51 Families Sue Over School's Transgender Bathroom Policy

gender-neutral bathroom
A gender-neutral bathroom is seen at the University of California, Irvine in Irvine, California, September 30, 2014. The University of California will designate gender-neutral restrooms at its 10 campuses to accommodate transgender students — a move that may be the first of its kind for a system of colleges in the United States. |

Some 51 families with children attending a high school in Illinois' Township High School District 211, filed a lawsuit Wednesday challenging a district policy that allows a transgender student to use facilities designated for females.

The policy, said a report from The Daily Signal, was mandated by the U.S. Department of Education to accommodate the transgender student, who was born male but identifies as a female.

Alliance Defending Freedom, a Christian legal aid group, is representing the parents and students, along with local support from lawyers at the Thomas More Society, according to the Signal.

The lawsuit, which is the first of its kind, says Jeremy Tedesco, senior counsel for Alliance Defending Freedom, is challenging the Education Department's authority to redefine the term sex in Title IX of U.S. law to include gender identity and to enforce it against schools.

The 73 parents and 63 students who are members of the group that calls itself Students and Parents for Privacy argue in the lawsuit that the Education Department lacks the authority to redefine sex in Title IX of U.S. law to include gender identity.

They are also asking for an injunction against the Justice Department, which has enforcement authority under Title IX, and an injunction against Township School District 211 from carrying out the Education Department's mandate.

"What we're attempting to do in this case is stop the Department of Education from redefining sex in Title IX to include gender identity," Tedesco told The Daily Signal. "It has no authority whatsoever to do that."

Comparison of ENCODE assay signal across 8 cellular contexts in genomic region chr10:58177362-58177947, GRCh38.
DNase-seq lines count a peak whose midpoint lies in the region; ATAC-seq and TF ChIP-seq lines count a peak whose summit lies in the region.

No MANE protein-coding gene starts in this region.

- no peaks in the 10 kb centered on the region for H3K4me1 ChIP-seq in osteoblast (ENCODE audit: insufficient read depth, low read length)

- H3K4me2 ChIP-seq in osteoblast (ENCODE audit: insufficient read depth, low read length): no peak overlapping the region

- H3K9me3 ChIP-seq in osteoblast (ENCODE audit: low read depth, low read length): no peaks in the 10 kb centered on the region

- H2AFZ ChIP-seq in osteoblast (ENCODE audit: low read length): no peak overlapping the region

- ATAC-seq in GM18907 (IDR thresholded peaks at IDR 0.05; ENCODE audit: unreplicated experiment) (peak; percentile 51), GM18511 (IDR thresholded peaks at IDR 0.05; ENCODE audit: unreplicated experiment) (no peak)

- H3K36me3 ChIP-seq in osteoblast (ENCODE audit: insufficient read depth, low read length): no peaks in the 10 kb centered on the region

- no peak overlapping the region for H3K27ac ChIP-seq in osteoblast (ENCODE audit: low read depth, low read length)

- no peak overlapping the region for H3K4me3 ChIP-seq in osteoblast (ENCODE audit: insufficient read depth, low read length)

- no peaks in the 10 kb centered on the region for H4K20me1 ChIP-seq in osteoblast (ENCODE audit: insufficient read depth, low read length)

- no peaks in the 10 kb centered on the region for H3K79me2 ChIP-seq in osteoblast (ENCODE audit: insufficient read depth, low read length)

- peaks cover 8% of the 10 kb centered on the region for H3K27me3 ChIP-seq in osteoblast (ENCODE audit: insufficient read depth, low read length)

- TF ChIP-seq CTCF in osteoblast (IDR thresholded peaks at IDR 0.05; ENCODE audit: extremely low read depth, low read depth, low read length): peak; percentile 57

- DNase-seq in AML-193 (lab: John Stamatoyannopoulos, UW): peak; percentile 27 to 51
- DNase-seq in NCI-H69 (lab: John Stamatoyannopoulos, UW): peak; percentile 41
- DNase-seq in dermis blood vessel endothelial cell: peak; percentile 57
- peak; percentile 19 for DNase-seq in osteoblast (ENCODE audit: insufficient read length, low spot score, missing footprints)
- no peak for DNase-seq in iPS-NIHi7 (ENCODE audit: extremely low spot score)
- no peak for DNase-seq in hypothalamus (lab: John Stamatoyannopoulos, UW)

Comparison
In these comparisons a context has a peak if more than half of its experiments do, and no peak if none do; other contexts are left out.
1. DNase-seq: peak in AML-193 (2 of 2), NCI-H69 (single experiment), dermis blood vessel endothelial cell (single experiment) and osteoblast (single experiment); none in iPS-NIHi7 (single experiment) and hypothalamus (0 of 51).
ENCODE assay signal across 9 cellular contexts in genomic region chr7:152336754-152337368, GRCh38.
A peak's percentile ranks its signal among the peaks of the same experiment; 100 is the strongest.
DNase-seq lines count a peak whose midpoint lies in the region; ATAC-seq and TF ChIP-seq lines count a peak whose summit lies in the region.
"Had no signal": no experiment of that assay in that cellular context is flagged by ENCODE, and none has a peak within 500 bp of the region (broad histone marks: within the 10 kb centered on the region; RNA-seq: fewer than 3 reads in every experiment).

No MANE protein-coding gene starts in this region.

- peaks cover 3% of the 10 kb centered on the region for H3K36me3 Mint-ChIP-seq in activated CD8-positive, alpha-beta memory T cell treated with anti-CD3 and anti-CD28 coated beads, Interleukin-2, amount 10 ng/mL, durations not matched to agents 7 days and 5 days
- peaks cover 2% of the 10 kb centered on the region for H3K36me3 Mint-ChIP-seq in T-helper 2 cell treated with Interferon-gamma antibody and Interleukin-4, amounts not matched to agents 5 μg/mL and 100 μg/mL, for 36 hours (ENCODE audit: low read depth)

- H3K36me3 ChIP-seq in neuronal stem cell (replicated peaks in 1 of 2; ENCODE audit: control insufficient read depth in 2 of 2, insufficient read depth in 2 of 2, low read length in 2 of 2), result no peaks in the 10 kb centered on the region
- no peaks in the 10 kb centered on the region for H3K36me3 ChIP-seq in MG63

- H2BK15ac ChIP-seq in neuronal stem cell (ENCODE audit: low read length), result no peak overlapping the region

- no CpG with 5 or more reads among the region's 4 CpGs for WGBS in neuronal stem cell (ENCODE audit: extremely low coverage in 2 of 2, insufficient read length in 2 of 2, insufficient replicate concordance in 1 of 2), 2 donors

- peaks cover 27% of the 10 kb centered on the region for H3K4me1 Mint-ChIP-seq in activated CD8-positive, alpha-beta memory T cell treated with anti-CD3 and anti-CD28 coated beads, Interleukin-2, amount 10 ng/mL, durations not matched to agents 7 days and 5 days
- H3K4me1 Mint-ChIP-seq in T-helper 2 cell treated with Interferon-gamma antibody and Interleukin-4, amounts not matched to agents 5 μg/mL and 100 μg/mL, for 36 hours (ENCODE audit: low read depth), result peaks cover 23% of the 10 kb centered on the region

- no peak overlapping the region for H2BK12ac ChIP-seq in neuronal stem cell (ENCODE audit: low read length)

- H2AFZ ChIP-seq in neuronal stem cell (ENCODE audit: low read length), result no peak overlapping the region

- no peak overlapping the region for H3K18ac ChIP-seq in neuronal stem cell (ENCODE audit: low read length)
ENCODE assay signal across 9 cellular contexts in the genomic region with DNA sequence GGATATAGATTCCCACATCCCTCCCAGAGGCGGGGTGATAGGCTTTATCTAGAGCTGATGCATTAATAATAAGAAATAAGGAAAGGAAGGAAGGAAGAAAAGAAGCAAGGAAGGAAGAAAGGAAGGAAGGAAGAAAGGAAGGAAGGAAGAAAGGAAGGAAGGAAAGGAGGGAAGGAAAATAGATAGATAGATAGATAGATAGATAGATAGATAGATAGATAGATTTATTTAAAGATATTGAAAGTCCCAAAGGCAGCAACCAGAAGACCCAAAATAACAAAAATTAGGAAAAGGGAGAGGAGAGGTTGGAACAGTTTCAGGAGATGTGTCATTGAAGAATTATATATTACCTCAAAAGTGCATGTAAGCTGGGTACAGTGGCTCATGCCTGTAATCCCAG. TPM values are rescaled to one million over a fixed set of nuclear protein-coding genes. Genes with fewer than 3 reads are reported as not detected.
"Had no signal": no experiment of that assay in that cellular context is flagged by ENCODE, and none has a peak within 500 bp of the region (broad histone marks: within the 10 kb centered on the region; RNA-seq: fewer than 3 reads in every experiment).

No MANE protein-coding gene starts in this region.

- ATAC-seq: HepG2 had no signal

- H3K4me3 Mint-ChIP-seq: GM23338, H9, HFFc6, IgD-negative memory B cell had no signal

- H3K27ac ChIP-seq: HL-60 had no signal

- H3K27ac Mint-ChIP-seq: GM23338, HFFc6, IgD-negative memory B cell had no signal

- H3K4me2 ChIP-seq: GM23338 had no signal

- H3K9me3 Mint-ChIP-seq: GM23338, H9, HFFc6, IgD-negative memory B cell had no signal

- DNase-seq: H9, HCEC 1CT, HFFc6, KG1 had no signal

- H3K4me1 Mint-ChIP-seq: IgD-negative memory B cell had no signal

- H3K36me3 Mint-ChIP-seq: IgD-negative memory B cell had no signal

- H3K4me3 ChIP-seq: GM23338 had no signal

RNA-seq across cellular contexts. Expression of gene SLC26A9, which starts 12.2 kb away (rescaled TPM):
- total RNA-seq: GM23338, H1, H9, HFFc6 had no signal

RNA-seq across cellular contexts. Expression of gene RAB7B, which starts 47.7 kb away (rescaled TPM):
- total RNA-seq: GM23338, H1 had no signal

The president of the group of students and parents said they decided that legal action "was the only thing we could do at this point" after all their efforts to work with the school district failed. Due to the sensitive nature of the case, the president of the group requested anonymity.

The issue first erupted in December 2013, according to the report, when Student A filed a complaint with the Education Department against the school district, alleging discrimination against the transgender student on the basis of sex.

The Education Department's Office of Civil Rights decided that the school district had violated federal law when it refused to grant Student A full access to the girls' locker room.

The school had previously granted Student A some accommodations, including changing the student's name on official records, allowing the student on the girls sports teams, and granting the student access to the girls' bathrooms, according to the Signal. District 211 argued, however, that giving Student A unrestrained access to the girls' locker rooms was off limits due to the privacy concerns of other girls using them and offered a private facility to Student A.

But that was not enough for Student A. The Education Department's investigation said the student felt "crushed" by the school district's decision "which she said indicated that the school did not accept her as a female."

District 211 was ordered to grant Student A full access to the girls' locker rooms and install privacy curtains inside those locker rooms, or face losing up to $6 million in federal funding, according to Thomas Petersen, director of community relations at Township High School District 211.

Title IX is the federal law that bans discrimination on the basis of sex in any federally funded education program. Whether or not Title IX applies to transgender students is an issue that has been vigorously debated, with courts ruling on both sides.

Contact: Follow Leonardo Blair on Twitter: @leoblair Follow Leonardo Blair on Facebook: LeoBlairChristianPost

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